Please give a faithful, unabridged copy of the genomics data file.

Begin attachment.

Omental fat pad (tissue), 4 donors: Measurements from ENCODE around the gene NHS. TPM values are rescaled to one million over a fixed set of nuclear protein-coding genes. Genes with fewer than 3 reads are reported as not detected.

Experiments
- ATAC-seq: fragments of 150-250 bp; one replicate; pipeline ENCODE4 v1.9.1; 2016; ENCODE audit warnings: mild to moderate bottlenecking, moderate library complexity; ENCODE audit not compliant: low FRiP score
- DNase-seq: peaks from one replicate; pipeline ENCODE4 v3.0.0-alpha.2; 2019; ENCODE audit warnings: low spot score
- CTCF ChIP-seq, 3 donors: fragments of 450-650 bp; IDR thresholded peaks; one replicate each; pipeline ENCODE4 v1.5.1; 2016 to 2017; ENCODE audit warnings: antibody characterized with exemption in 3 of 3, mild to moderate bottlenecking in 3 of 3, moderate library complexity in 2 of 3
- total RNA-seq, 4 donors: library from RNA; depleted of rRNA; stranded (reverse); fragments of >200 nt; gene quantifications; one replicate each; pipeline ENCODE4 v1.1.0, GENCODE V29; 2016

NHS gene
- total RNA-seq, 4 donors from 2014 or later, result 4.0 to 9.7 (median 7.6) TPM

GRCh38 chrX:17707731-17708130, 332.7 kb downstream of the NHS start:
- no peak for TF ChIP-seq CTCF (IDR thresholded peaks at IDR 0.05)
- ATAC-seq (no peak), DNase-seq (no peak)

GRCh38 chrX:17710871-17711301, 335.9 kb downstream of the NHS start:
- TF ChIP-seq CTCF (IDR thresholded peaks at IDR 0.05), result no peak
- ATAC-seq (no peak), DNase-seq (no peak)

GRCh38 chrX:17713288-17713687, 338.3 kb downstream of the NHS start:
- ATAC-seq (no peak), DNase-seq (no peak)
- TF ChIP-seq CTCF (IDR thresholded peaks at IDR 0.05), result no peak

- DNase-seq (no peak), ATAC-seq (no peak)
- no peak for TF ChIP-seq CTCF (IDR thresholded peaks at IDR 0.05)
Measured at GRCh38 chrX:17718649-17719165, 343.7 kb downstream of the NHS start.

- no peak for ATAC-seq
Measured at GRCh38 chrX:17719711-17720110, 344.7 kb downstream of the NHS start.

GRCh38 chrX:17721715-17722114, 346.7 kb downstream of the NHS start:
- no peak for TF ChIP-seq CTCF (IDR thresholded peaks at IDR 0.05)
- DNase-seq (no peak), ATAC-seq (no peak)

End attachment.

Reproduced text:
Omental fat pad (tissue), 4 donors: Measurements from ENCODE around the gene NHS. TPM values are rescaled to one million over a fixed set of nuclear protein-coding genes. Genes with fewer than 3 reads are reported as not detected.

Experiments
- ATAC-seq: fragments of 150-250 bp; one replicate; pipeline ENCODE4 v1.9.1; 2016; ENCODE audit warnings: mild to moderate bottlenecking, moderate library complexity; ENCODE audit not compliant: low FRiP score
- DNase-seq: peaks from one replicate; pipeline ENCODE4 v3.0.0-alpha.2; 2019; ENCODE audit warnings: low spot score
- CTCF ChIP-seq, 3 donors: fragments of 450-650 bp; IDR thresholded peaks; one replicate each; pipeline ENCODE4 v1.5.1; 2016 to 2017; ENCODE audit warnings: antibody characterized with exemption in 3 of 3, mild to moderate bottlenecking in 3 of 3, moderate library complexity in 2 of 3
- total RNA-seq, 4 donors: library from RNA; depleted of rRNA; stranded (reverse); fragments of >200 nt; gene quantifications; one replicate each; pipeline ENCODE4 v1.1.0, GENCODE V29; 2016

NHS gene
- total RNA-seq, 4 donors from 2014 or later, result 4.0 to 9.7 (median 7.6) TPM

GRCh38 chrX:17707731-17708130, 332.7 kb downstream of the NHS start:
- no peak for TF ChIP-seq CTCF (IDR thresholded peaks at IDR 0.05)
- ATAC-seq (no peak), DNase-seq (no peak)

GRCh38 chrX:17710871-17711301, 335.9 kb downstream of the NHS start:
- TF ChIP-seq CTCF (IDR thresholded peaks at IDR 0.05), result no peak
- ATAC-seq (no peak), DNase-seq (no peak)

GRCh38 chrX:17713288-17713687, 338.3 kb downstream of the NHS start:
- ATAC-seq (no peak), DNase-seq (no peak)
- TF ChIP-seq CTCF (IDR thresholded peaks at IDR 0.05), result no peak

- DNase-seq (no peak), ATAC-seq (no peak)
- no peak for TF ChIP-seq CTCF (IDR thresholded peaks at IDR 0.05)
Measured at GRCh38 chrX:17718649-17719165, 343.7 kb downstream of the NHS start.

- no peak for ATAC-seq
Measured at GRCh38 chrX:17719711-17720110, 344.7 kb downstream of the NHS start.

GRCh38 chrX:17721715-17722114, 346.7 kb downstream of the NHS start:
- no peak for TF ChIP-seq CTCF (IDR thresholded peaks at IDR 0.05)
- DNase-seq (no peak), ATAC-seq (no peak)